The annual cable show is going on in the U.S. capital this week. Hot topics include compression chips, TelcoTV, and getting rid of free public Wifi. On Monday, Comcast made two WiFi announcements that will expand their network, explains C/Net.
The first is the launch of a new home-based, neighborhood hot-spot initiative, in which subscribers will host Wi-Fi hot spots that other Comcast customers can use as part of their monthly broadband service.
Comcast subscribers using the newest wireless gateways can broadcast an additional Xfinity Wi-Fi signal which other Comcast customers can access.
The public signal is completely different from the signal that subscribers have in their home. If customers subscribes to a 50Mbps broadband service, they will have full access to that speed and capacity, without any interference or degradation in service from the public Wi-Fi portion, according to Comcast. The public can access the same gateway device securely, as Comcast Xfinity broadband customer, using Hotspot 2.0 technology.
If visitors are not Comcast subs, they can get free access to the networks on two separate occasions. But after that they will have to pay for usage.
Cablevision, Comcast, Time Warner Cable, Cox Communications, and Bright House Networks now have access to more than 150,000 indoor and outdoor Wi-Fi hot spots in more than a dozen major cities across the country, by merging their WiFi access.
Comcast says public Wi-Fi hot spots in Washington, D.C., Chicago and Atlanta are now a part of this Cable Wi-Fi Alliance. Comcast and its CableWiFi Alliance partners say they have added tens of thousands of new access points.
Xfinity WiFi is now available in nearly 3,800 hotspots in the District of Columbia. It’s also set up hot spots near Washington DC, in Bethesda, Chevy Chase and Silver Spring in Maryland; and Arlington, Alexandria, and Woodbridge in Virginia. That, in turn, could pave the way for mobile voice strategies that rely on hybrid Wi-Fi/cellular handsets, and complements the cellular partnership with Verizon Wireless.
The nationwide hotspot network has tripled in size since it was first announced last year, and is now said to be one of the largest Wi-Fi networks in the country.
Subscribers of any of these broadband providers can look for the “CableWiFi” network on their mobile devices. Then they can sign into the network using credentials that identify them as a broadband customer, and they are connected to the Wi-Fi network. After they have used the network once, those credentials can be saved on the device to automatically authenticate the next time they are in a CableWiFi hot spot.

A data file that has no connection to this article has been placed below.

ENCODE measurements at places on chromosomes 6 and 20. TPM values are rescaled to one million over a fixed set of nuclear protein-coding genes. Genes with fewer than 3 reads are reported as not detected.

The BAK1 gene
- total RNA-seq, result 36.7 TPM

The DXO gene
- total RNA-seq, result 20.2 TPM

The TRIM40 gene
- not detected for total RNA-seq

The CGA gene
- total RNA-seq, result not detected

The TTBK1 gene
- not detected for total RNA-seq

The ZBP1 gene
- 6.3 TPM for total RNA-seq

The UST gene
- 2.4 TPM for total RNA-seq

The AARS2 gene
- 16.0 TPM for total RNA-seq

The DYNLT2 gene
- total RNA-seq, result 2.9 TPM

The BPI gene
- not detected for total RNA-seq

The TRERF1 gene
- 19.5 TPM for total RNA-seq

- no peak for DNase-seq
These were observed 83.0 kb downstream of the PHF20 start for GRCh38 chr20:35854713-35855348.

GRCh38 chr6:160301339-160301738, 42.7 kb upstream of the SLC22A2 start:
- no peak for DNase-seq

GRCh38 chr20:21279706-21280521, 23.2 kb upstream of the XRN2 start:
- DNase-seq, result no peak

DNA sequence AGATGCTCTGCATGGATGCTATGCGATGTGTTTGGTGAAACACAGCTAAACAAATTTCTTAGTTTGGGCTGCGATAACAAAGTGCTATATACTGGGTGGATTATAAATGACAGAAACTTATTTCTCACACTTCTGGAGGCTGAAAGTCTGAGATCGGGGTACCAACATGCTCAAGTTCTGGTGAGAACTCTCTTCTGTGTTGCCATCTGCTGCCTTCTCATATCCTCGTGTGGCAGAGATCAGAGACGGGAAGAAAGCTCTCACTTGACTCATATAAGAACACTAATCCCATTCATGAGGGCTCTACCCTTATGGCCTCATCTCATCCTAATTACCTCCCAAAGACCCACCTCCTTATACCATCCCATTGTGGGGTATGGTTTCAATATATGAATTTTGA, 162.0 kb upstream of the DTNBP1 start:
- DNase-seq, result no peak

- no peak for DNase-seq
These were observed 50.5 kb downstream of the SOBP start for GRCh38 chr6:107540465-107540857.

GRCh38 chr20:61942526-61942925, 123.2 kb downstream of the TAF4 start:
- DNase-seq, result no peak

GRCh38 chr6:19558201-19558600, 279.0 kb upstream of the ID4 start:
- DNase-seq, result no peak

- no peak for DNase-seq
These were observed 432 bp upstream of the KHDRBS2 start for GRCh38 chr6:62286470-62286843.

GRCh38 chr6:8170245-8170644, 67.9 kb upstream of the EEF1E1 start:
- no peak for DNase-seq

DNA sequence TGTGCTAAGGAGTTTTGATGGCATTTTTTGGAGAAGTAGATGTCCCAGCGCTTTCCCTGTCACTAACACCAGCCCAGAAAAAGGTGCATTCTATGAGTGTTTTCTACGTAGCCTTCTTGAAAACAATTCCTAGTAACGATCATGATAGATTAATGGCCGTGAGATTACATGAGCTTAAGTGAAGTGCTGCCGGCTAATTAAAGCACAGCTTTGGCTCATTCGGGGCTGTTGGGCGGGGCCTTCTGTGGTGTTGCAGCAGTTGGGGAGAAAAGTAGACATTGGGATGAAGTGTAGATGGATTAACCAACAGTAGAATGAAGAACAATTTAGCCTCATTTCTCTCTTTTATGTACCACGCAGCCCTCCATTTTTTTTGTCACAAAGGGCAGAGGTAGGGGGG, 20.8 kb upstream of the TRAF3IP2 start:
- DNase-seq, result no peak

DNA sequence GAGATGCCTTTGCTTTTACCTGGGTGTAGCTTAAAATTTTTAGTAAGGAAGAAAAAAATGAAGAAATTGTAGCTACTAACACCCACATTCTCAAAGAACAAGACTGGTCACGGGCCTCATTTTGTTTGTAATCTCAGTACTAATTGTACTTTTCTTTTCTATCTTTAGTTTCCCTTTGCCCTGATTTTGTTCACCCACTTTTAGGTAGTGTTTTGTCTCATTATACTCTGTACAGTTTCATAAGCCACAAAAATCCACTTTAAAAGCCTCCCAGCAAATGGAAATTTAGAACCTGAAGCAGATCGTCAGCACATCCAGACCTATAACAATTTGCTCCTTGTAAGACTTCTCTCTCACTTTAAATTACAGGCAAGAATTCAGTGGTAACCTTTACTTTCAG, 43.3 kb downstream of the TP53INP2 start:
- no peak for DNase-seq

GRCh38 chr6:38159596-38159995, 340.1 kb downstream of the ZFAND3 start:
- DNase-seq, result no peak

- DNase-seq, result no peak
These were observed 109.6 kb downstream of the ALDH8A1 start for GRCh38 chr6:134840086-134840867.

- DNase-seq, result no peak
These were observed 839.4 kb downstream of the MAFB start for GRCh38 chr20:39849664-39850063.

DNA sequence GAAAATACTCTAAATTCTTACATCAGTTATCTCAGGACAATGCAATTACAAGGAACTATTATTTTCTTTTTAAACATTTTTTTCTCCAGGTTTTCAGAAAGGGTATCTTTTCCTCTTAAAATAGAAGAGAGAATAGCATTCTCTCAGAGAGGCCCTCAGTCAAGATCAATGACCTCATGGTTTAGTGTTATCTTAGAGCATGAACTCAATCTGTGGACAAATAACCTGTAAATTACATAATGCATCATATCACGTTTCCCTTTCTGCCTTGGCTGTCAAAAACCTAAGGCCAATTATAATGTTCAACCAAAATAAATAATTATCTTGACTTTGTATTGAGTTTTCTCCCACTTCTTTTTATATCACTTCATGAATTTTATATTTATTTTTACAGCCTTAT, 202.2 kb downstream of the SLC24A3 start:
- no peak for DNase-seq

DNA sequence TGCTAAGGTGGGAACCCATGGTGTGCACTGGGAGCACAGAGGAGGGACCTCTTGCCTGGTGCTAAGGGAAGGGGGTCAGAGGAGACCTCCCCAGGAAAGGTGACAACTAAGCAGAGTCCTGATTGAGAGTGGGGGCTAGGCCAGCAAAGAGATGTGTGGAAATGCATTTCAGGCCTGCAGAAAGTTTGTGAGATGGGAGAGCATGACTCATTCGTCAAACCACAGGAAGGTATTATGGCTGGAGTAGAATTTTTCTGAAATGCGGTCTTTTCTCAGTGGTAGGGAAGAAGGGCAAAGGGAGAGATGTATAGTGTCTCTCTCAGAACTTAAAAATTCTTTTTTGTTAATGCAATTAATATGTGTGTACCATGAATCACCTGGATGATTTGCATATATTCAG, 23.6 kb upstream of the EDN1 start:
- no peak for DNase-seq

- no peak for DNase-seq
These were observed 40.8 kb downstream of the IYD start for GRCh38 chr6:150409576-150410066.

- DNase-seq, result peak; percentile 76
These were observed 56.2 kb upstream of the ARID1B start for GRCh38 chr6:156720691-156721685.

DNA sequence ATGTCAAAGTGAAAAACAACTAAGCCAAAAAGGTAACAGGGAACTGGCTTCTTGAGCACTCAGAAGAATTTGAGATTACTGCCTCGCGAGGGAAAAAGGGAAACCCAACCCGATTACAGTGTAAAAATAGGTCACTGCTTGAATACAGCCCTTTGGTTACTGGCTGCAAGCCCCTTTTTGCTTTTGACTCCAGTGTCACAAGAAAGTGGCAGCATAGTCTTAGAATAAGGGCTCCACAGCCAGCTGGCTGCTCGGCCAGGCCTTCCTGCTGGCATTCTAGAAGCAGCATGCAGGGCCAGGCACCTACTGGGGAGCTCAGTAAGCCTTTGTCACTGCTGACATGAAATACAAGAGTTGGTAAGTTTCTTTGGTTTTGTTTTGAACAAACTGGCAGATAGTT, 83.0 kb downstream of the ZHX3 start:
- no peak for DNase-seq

At last week’s Small Cell Summit half a dozen companies formed a small cell wireless backhaul ecosystem around Cisco’s unified RAN backhaul, which is a vendor-neutral support for any access technology. The companies include Blinq, DragonWave, Fastback Networks, NEC, Radwin, Siklu and Cisco. Cisco says, “For Wi-Fi and smell [sic] cell solutions, we are working to help operators build and monetize indoor and outdoor Wi-Fi.”
Peter Eckersley, the EFF’s Technology Projects Director, said “The gradual disappearance of open wireless networks is a tragedy of the commons.” This “progressive locking of wireless networks is harmful—for convenience, for privacy and for efficient use of the electromagnetic spectrum.” The EFF’s proposal was that people, after checking with their ISP’s Terms of Service (ToS) and Acceptable Usage Policies (AUP), should share their bandwidth with the Wi-Fi service set identifier (SSID) “openwireless.org.” In the EFF scheme, this connection can be shared with anyone.
With the development of 802.11n, one WiFi network can now hog ALL the available channels on the unlicensed 2.4 GHz band, effectively eliminating nearby “free” competition in a mall or other public place. Ruckus says beamforming is a solution.
Related Dailywireless articles include; Kickstarter for Fiber Nets?, Time Warner Cable to Double WiFi Hotspots in 2013, AT&T: 40,000 Small Cells, Microsoft Sponsors Free WiFi in NYC & SF, Chicago Announces Free WiFi in Parks, Hotspot 2.0, Cellular/WiFi Roaming Gets Real, Street light Provides Wi-Fi, Cell Coverage, Hotspot 2.0, Intel: Basestation in the Cloud, Clearwire: On the Hot Zone, Sprint to use LightRadio for Small Cells, LTE iPhone: Game Changer?,